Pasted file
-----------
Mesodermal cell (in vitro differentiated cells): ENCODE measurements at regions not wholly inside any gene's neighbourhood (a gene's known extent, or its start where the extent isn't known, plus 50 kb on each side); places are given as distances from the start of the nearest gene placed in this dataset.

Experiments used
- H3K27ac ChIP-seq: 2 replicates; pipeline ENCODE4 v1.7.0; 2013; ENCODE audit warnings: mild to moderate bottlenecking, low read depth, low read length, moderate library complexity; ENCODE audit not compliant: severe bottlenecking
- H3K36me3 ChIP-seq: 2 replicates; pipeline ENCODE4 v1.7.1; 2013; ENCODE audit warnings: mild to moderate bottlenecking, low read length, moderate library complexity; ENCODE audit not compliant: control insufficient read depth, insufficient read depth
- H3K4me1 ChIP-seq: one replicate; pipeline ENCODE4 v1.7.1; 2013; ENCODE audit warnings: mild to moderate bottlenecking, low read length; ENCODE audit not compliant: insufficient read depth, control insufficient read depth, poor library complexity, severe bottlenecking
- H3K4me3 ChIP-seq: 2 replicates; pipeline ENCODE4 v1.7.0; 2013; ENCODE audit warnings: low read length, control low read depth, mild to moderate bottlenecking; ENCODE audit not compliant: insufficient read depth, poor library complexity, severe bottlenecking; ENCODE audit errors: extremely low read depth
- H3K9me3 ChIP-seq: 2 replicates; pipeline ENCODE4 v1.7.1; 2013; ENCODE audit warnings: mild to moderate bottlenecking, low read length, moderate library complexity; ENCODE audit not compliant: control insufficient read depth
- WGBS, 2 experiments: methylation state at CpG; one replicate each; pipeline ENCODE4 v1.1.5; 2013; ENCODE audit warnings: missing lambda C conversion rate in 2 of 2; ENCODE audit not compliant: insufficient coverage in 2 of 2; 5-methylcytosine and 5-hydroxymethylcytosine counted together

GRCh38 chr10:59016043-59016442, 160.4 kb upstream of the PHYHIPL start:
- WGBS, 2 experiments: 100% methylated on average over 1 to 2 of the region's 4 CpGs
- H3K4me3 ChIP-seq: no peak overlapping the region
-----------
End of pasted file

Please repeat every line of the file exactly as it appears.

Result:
Mesodermal cell (in vitro differentiated cells): ENCODE measurements at regions not wholly inside any gene's neighbourhood (a gene's known extent, or its start where the extent isn't known, plus 50 kb on each side); places are given as distances from the start of the nearest gene placed in this dataset.

Experiments used
- H3K27ac ChIP-seq: 2 replicates; pipeline ENCODE4 v1.7.0; 2013; ENCODE audit warnings: mild to moderate bottlenecking, low read depth, low read length, moderate library complexity; ENCODE audit not compliant: severe bottlenecking
- H3K36me3 ChIP-seq: 2 replicates; pipeline ENCODE4 v1.7.1; 2013; ENCODE audit warnings: mild to moderate bottlenecking, low read length, moderate library complexity; ENCODE audit not compliant: control insufficient read depth, insufficient read depth
- H3K4me1 ChIP-seq: one replicate; pipeline ENCODE4 v1.7.1; 2013; ENCODE audit warnings: mild to moderate bottlenecking, low read length; ENCODE audit not compliant: insufficient read depth, control insufficient read depth, poor library complexity, severe bottlenecking
- H3K4me3 ChIP-seq: 2 replicates; pipeline ENCODE4 v1.7.0; 2013; ENCODE audit warnings: low read length, control low read depth, mild to moderate bottlenecking; ENCODE audit not compliant: insufficient read depth, poor library complexity, severe bottlenecking; ENCODE audit errors: extremely low read depth
- H3K9me3 ChIP-seq: 2 replicates; pipeline ENCODE4 v1.7.1; 2013; ENCODE audit warnings: mild to moderate bottlenecking, low read length, moderate library complexity; ENCODE audit not compliant: control insufficient read depth
- WGBS, 2 experiments: methylation state at CpG; one replicate each; pipeline ENCODE4 v1.1.5; 2013; ENCODE audit warnings: missing lambda C conversion rate in 2 of 2; ENCODE audit not compliant: insufficient coverage in 2 of 2; 5-methylcytosine and 5-hydroxymethylcytosine counted together

GRCh38 chr10:59016043-59016442, 160.4 kb upstream of the PHYHIPL start:
- WGBS, 2 experiments: 100% methylated on average over 1 to 2 of the region's 4 CpGs
- H3K4me3 ChIP-seq: no peak overlapping the region